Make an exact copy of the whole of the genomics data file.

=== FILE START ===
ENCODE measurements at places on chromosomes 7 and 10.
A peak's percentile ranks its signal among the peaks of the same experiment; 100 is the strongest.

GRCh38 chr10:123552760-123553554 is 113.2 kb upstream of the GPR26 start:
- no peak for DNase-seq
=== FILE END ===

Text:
ENCODE measurements at places on chromosomes 7 and 10.
A peak's percentile ranks its signal among the peaks of the same experiment; 100 is the strongest.

GRCh38 chr10:123552760-123553554 is 113.2 kb upstream of the GPR26 start:
- no peak for DNase-seq